Notebooks, typewriters, fountain pens: All should by rights be dead, foully killed off by the computer. But they live on.....
iCloud Drive works seamlessly, but did you know that it is easy to lose your data forever if you move files to an another location, such as Dropbox?
Goodbye fax, it was nice knowing you. I cannot remember when I last had to send or receive a fax, so I'm opting out of this bit of 20th-century technology.
Two years ago I had my dedicated fax line disconnected and pensioned off the old HP all-in-one. But withdrawal set in and I signed up for the admirable MyFax service "just in case". For £5 a month I got a dedicated fax number and the ability to receive and send faxes without the inconvenience of telephone lines and paper-handling contraptions. After paying MyFax over £100 and neither receiving nor sending a fax, it is time to quit.
Fax was an important means of communication in my business and reigned supreme until the mid-90s when email began to take over for all non-secure communication. But back in the mid seventies I was unaware of the potential impact of a machine that could transmit text and pictures.
One evening I was vexed to find one of my major competitors as large as life on a BBC current affairs television programme with a new-fangled device he was promoting. This early evening daily spot was to die for at the time and there was my hated colleague stealing the limelight with something new and interesting.
This wonder was in twin form -- one enormous electronic box sitting in the London studio and the other in Cardiff. My bête noir was confidently feeding a sheet of paper into the Cardiff-based box while the nation waited for a "facsimile" to appear out of the similar box in London. Nothing came, zilch, massive failure and I witnessed a red-faced competitor. To my eternal shame I felt extreme Schadenfreude, but at least I was in at the birth.
Now I am in at the end, just as I was in Berlin on November 9, 1989 when the Wall fell. End of an era. And RIP, fax machine. You helped bring down Communism by your ability to transmit illicit truth; you deserve peace.
Without a doubt the best accounts package for the Mac is Mondeydance. It's not the prettiest, but it is rock solid and does everything you could reasonably expect of an accounts package. The joy of it is that you can make it as simple or as complicated as you like and it is suitable for beginners right through to professional book-keepers. Unlike many personal accounts packages, the "categories" - to show income and expenditure under various headings - are not simply tags but fully-functioning accounts which allow proper journalling to keep even your accountant happy. Yet the beginner never sees this and doesn't need to know about it.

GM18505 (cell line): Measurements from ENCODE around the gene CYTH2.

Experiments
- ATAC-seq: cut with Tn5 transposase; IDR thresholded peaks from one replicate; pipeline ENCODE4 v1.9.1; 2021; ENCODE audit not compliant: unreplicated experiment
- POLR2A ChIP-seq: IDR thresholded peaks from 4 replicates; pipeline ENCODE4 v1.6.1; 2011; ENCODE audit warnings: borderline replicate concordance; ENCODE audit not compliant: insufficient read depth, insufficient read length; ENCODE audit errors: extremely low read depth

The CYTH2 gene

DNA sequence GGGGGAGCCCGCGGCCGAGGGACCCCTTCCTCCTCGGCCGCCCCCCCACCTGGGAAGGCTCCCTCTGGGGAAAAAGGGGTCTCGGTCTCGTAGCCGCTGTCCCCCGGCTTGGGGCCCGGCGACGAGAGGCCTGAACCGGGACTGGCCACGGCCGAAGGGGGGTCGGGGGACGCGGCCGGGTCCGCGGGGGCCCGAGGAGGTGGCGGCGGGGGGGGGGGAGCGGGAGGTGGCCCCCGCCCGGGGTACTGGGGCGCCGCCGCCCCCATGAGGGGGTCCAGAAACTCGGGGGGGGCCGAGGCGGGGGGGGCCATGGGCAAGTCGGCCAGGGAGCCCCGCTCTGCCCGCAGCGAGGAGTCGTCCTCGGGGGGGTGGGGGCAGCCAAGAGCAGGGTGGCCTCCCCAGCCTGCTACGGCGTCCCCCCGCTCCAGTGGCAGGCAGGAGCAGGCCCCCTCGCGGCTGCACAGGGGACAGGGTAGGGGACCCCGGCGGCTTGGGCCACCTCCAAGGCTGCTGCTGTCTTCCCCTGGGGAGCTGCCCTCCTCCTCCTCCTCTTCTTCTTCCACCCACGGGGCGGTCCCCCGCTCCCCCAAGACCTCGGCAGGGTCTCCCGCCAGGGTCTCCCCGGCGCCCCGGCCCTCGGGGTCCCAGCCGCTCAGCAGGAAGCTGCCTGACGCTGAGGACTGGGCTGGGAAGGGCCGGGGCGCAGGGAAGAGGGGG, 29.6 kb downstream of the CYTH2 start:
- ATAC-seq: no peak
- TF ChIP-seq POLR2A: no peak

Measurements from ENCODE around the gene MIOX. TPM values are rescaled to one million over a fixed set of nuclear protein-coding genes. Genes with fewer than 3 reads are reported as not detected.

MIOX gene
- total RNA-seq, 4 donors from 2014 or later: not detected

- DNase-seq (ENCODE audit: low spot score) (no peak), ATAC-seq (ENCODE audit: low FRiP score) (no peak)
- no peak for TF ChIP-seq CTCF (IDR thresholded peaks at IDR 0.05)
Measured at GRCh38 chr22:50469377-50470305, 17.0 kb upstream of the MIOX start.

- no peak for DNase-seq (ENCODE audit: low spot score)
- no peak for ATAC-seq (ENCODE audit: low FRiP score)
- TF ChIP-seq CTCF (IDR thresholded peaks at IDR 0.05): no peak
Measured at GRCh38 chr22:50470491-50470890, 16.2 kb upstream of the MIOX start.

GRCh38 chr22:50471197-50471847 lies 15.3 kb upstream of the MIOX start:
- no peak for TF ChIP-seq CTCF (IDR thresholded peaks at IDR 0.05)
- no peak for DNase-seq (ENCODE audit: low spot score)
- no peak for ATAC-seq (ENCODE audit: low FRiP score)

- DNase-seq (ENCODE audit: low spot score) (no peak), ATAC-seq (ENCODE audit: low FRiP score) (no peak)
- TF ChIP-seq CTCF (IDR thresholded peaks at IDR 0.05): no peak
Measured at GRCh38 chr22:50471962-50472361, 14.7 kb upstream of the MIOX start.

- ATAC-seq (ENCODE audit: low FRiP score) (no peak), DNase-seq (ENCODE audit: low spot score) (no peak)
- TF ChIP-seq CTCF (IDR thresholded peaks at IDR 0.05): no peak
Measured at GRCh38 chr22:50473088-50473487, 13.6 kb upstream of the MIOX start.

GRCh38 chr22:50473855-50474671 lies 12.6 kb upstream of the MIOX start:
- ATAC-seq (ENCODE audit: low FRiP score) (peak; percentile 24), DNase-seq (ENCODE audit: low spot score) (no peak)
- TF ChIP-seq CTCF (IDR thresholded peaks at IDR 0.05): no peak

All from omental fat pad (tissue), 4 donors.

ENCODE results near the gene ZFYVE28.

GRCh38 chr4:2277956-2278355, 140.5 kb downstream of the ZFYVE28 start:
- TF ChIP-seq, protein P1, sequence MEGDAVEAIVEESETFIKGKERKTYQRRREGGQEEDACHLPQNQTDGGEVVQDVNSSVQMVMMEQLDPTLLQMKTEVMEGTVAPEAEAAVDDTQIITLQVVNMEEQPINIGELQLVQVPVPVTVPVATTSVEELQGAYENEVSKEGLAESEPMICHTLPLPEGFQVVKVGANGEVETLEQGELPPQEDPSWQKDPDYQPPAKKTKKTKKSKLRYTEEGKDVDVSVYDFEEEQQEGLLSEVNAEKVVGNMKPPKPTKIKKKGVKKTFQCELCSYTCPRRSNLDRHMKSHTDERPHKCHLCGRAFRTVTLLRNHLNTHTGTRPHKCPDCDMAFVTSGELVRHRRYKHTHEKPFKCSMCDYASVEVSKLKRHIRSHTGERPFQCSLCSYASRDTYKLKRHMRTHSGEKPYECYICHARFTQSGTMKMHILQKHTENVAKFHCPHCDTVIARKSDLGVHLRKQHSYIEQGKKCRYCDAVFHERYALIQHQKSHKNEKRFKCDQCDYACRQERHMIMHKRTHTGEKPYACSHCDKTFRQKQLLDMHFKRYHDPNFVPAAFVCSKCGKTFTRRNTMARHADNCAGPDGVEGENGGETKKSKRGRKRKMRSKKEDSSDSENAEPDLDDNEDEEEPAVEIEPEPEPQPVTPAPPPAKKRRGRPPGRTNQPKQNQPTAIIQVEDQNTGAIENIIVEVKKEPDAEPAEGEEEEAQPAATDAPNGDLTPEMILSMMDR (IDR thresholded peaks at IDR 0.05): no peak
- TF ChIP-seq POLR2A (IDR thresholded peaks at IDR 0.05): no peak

Moneydance will track all your bank accounts, credit cards, loans, mortgages, investments, assets and liabilities.
Now, for the first time, we have an iPhone app (it also works on the iPad, of course) which syncs with the desktop program. Up to now I've been entering raw data into Pocket Money on the iPhone - that is also a wonderful stand-alone app if that's what you need - but now have just one home for all my entries. For a V1 release, the Moneydance iPhone app (it's free, by the way) is outstanding. It's not intended as a full accounts package as, for instance, Pocket Money, but as an adjunct to the desktop package it is just right.
One of the big advantages of the desktop version of Moneydance is that there are versions for most platforms, including Mac, Windows and Linux. The data file is universal so you can save your data on a Mac and then open it on a Windows machine. I store my data file on Dropbox so the latest version is available wherever I'm working. A couple of years ago I had cause to thank Moneydance for this universality. My MacBook gave up the ghost while I was away from home. I desperately needed to access my accounts data (which I had on a backup disk) so I borrowed a PC, downloaded the app from the Moneydance site and was able to open and work on my file with no problems.
I can thoroughly recommend Moneydance for the Mac. It costs about £30, plus local taxes.
My three-year-old 11in MacBook Air has what was once considered a commodious disk—all 256GB of it. But these days, especially with large RAW files, it really isn’t that much. I had taken my eye off the ball and, of course, the day of reckoning had to happen while I was away from home on my Greek island. Ever since I arrived last Wednesday, Dropbox had been churning along, stretching the Air’s processor to the limit, and first reported “downloading file list” and then “syncing files”: All pretty normal stuff except that with my glacial 1GB broadband, the procedure was taking days rather than hours.
Since I upgraded to Lightroom Creative Cloud subscription-based applications my Nik Software plugins have been working flawlessly. Right click on an image, go to "Edit In" and the full list of available plugins was presented. Last weekend, however, I noticed that all, with the exception of Color Efex Pro for some reason, had disappeared from the Edit dialogue box. I immediate suspected foul play involving a big dose of housekeeping done the previous day.
Are you becoming irritated by the trend to subscription pricing for software? It is beginning to become a nuisance, with dozens of suppliers drip feeding on our bank accounts. Mike wonders if enough is enough following yesterday's news from Ulysses.....